But as generative AI and other connected, advanced capabilities come into fruition and pose new opportunities for the U.S. military, they’re also ushering in much more unpredictability and uncertainty through risk — particularly associated with how adversaries might apply them.

“That’s one of the challenges for us, because I spent most of my career trying to hide from the enemy — like, striving to not be observed and use terrain and hide, like in silence so that the enemy doesn’t know where I’m attacking from there. But it’s just different with software,” Rainey said.

China, he added, is now coupling “ubiquitous sensing, plus precision-guided munitions, with huge stockpile magazine depth.” That means U.S. personnel will now have to essentially assume enemies will be able to see them and therefore have to contest their ability to understand what they observe. 

Other impending obstacles AI presents for Futures Command, the Army, and the larger DOD enterprise involve data, which underpins the technology.

“Right now, if one of you came up to me and said, ‘Hey, we have a large language model where we’ll scan an area and find all the Russian tanks,’ — we could not do anything with that because of the state of our data in the Army and in the department is just ridiculous. I mean, it’s all over the place,” the general explained.

In that sense, his command is looking to partner with more companies that can help get to a state where all of its data is usable and accessible so that it can pave the way for next-gen algorithmic warfare.

Among other topics during their onstage chat, both he and Wang agreed that the department must also confront challenges related to requirements and procurement frameworks to become a software-enabled organization.

“We’ve got the world’s best acquisition folks, but they’ve got to get faster. They need fiscal agility, we need some help from Congress. … But we can’t we can’t buy radios or buy server stacks. We have to add funding lines that are for command and control and set what the appropriate oversight would be able to rapidly move money from one system to another,” Rainey said.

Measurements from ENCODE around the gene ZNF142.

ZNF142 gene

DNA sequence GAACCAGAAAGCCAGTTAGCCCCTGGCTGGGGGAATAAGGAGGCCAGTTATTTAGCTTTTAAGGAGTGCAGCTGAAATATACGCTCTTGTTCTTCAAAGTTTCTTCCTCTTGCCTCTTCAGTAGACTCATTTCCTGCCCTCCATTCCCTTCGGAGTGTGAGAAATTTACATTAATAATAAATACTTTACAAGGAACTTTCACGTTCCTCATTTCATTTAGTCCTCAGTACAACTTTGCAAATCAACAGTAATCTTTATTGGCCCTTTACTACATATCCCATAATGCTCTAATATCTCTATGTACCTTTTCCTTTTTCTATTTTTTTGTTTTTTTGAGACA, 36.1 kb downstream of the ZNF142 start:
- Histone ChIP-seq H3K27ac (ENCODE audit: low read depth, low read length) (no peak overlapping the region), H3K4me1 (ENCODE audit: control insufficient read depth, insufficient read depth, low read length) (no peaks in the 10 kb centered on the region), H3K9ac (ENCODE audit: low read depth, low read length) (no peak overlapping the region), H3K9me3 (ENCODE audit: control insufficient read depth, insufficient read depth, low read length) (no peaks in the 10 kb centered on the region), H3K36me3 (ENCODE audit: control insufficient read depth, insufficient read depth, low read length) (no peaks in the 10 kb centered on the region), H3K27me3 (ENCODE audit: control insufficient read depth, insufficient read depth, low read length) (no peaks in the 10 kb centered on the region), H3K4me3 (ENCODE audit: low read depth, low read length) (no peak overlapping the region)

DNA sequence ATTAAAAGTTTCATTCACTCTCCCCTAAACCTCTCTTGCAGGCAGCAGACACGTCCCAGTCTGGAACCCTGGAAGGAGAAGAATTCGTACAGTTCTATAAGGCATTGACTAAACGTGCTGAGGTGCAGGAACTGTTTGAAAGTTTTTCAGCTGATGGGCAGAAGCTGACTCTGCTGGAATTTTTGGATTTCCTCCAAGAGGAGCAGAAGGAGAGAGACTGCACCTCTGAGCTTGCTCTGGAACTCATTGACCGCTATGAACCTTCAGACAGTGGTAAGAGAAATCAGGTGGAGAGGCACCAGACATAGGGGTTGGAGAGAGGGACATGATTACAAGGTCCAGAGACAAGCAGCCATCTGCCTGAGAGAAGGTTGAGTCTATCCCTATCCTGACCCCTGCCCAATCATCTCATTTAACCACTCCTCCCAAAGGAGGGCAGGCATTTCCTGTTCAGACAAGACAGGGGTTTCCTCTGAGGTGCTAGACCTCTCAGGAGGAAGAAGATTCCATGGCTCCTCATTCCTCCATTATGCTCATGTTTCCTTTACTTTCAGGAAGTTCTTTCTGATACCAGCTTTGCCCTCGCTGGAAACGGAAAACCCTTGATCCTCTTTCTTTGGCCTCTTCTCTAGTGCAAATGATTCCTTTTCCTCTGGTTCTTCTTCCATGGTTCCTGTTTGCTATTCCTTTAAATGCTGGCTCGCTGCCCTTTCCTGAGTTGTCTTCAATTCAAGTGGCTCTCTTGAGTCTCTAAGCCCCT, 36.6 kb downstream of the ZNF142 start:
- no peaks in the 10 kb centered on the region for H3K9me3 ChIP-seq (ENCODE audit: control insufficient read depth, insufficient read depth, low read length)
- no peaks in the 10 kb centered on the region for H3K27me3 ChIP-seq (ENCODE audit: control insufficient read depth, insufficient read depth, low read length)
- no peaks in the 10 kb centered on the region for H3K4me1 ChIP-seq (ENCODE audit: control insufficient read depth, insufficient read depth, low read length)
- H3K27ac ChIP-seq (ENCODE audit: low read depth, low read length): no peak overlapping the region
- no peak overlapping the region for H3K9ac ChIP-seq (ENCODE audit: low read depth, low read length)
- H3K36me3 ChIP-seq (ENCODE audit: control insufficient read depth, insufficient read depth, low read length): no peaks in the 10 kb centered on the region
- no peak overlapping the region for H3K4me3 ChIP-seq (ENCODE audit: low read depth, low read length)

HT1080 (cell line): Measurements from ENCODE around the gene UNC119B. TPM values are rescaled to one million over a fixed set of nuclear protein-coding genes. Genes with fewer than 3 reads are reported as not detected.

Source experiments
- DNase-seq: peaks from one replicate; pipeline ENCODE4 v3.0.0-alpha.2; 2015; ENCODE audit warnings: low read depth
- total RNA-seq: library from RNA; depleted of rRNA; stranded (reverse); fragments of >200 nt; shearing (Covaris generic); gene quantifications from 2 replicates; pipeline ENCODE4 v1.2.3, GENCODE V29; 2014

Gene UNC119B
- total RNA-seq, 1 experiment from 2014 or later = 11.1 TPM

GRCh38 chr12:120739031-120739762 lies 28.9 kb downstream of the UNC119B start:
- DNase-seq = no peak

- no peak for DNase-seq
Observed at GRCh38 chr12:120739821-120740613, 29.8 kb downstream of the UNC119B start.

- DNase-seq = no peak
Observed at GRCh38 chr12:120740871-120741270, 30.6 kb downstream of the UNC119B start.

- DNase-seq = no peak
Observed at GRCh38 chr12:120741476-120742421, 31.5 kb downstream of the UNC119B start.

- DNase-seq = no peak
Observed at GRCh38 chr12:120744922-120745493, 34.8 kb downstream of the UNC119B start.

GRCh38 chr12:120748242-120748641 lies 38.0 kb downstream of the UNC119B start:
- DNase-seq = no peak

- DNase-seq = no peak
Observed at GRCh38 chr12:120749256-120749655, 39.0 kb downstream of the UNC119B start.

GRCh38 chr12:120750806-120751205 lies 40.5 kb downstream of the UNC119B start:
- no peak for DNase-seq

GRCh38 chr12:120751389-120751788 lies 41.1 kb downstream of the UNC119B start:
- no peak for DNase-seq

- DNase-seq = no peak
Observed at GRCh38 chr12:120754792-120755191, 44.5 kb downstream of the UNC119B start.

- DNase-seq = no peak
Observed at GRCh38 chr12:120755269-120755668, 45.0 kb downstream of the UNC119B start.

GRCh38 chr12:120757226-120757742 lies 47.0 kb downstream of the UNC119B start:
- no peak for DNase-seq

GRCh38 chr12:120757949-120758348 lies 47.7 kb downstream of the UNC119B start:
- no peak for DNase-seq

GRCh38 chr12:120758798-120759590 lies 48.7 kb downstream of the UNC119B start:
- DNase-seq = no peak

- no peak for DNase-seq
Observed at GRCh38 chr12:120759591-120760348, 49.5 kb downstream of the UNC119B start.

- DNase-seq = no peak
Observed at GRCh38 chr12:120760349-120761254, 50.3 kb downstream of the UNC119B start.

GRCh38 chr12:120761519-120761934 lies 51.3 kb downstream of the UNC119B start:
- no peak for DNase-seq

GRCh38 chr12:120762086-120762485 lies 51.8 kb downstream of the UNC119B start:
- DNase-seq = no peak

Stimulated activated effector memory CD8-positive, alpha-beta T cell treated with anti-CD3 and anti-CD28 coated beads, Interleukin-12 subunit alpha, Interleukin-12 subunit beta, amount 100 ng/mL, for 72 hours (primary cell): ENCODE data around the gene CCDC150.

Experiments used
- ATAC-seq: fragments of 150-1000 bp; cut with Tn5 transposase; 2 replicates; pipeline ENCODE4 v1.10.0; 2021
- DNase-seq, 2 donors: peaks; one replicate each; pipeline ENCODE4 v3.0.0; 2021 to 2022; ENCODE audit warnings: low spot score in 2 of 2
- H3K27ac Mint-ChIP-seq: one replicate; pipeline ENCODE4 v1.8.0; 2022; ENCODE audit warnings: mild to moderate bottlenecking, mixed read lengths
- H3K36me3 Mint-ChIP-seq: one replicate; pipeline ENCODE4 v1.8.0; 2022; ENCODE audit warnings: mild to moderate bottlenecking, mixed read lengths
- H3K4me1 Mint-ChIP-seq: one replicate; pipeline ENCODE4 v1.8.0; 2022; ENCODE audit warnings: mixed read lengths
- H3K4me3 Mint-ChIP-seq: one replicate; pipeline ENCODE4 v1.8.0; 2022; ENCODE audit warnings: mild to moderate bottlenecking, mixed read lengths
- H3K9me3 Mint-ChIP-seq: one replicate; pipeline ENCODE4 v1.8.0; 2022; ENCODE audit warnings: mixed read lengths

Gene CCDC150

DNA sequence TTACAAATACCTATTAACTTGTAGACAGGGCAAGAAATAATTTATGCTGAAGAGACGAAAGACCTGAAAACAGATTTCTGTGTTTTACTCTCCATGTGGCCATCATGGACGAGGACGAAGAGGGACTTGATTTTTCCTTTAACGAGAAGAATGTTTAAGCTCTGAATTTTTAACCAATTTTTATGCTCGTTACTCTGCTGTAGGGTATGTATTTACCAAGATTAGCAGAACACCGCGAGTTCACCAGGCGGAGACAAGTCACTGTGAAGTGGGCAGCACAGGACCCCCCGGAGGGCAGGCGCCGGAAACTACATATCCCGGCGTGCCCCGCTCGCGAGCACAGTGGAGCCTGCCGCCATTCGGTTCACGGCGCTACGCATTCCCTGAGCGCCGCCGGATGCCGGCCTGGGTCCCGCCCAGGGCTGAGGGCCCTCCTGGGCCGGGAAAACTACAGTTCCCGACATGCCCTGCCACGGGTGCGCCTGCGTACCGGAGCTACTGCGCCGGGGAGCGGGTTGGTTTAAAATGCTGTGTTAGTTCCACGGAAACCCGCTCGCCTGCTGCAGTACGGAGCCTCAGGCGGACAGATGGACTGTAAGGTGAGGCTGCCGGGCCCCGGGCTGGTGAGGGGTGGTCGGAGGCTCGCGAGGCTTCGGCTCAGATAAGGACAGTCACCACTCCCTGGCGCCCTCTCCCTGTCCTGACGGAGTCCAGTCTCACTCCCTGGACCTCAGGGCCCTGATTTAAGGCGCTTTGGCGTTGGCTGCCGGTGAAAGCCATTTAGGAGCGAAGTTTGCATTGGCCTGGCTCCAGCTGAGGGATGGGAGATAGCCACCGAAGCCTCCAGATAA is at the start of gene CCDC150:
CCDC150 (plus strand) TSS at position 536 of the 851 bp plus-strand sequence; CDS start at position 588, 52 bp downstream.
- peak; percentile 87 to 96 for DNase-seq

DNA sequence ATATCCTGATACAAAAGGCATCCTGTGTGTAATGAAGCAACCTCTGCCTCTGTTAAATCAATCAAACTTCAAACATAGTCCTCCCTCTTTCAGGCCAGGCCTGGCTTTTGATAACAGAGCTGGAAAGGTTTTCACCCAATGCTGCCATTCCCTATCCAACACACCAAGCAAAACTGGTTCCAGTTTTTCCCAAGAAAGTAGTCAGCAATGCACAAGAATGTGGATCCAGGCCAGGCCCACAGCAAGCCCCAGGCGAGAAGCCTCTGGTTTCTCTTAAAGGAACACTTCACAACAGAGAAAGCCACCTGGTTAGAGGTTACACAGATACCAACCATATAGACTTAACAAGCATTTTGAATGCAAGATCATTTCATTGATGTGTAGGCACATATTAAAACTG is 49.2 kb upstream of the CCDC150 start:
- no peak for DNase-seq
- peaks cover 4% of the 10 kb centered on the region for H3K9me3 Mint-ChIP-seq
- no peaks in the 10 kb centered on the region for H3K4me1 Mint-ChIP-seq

Recognizing the complex possibilities that accompany these and other challenges, however, the Futures commander still said he has hope that America’s values and principles will help it prevail. 

“Certainly, it’s the most disruptive and dangerous time in my lifetime — at least since World War II, for sure. But I am an optimist. I think that this country is still a diverse country. I believe it’s the freest place in the world. I believe that the overwhelming majority of the people — our teammates, our citizens — believe that and are willing to sacrifice for that. So we need it. We need industry to stay with us,” Rainey told the audience. “So I would just probably end there — just asking everybody to stick with the department.”

Written by Brandi Vincent

Brandi Vincent is DefenseScoop’s Pentagon correspondent. She reports on emerging and disruptive technologies, and associated policies, impacting the Defense Department and its personnel. Prior to joining Scoop News Group, Brandi produced a long-form documentary and worked as a journalist at Nextgov, Snapchat and NBC Network. She was named a 2021 Paul Miller Washington Fellow by the National Press Foundation and was awarded SIIA’s 2020 Jesse H. Neal Award for Best News Coverage. Brandi grew up in Louisiana and received a master’s degree in journalism from the University of Maryland.